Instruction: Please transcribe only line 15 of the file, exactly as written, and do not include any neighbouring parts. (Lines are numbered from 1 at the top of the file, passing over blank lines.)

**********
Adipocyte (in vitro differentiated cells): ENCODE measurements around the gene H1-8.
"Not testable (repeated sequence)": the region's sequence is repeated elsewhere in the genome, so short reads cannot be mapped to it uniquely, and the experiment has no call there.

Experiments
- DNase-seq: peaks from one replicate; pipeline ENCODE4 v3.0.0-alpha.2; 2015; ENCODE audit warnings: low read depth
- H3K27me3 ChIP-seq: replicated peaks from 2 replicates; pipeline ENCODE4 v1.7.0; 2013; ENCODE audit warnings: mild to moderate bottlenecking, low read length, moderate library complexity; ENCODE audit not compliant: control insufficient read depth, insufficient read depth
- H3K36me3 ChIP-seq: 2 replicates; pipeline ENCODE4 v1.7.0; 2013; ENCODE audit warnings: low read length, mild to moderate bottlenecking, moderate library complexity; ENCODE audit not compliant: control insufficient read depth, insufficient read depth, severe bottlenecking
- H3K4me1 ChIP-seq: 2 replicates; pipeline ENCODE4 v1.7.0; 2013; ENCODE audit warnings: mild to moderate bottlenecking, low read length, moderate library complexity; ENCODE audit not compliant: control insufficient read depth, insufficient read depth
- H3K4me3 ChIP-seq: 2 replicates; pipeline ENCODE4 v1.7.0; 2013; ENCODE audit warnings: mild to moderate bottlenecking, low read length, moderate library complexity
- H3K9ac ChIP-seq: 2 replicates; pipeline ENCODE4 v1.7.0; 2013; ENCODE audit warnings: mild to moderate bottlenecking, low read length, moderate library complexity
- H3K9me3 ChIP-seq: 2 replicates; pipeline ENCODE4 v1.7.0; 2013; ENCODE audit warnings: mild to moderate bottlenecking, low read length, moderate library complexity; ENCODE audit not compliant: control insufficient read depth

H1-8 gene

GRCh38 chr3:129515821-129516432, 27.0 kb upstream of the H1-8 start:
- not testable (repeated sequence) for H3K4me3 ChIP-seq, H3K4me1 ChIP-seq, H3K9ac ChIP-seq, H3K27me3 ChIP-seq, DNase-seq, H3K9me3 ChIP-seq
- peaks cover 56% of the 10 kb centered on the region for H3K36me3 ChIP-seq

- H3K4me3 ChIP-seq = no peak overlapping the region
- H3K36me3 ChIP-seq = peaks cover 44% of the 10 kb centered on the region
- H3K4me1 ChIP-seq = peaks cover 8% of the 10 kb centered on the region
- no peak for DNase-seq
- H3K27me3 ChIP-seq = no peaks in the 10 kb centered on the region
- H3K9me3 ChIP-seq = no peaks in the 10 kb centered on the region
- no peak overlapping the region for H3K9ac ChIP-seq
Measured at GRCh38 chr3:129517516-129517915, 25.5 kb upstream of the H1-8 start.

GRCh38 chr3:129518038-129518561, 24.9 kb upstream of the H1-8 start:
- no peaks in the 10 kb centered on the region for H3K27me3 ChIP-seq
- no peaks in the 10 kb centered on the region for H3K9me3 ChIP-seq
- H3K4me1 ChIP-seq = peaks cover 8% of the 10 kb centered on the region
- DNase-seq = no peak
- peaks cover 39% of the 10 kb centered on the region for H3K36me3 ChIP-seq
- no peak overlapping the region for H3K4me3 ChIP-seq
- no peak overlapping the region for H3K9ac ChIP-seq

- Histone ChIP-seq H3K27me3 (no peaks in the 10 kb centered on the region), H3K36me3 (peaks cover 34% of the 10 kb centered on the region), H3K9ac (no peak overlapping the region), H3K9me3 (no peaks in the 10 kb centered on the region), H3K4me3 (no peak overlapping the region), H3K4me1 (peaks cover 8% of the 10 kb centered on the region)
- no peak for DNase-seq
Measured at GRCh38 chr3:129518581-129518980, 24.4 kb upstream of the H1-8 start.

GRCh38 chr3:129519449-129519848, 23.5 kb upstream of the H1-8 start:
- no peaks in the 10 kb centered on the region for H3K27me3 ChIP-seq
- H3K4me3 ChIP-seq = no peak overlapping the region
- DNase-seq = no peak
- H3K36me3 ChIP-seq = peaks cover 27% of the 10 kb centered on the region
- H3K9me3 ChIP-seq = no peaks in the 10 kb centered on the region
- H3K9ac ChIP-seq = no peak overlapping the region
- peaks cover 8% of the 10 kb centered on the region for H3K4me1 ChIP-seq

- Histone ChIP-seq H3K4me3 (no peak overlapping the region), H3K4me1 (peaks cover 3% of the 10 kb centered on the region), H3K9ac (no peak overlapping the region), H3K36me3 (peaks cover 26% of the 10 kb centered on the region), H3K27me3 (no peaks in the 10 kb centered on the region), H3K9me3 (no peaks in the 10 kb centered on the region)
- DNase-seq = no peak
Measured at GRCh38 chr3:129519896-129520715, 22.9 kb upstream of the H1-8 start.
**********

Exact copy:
- H3K4me3 ChIP-seq = no peak overlapping the region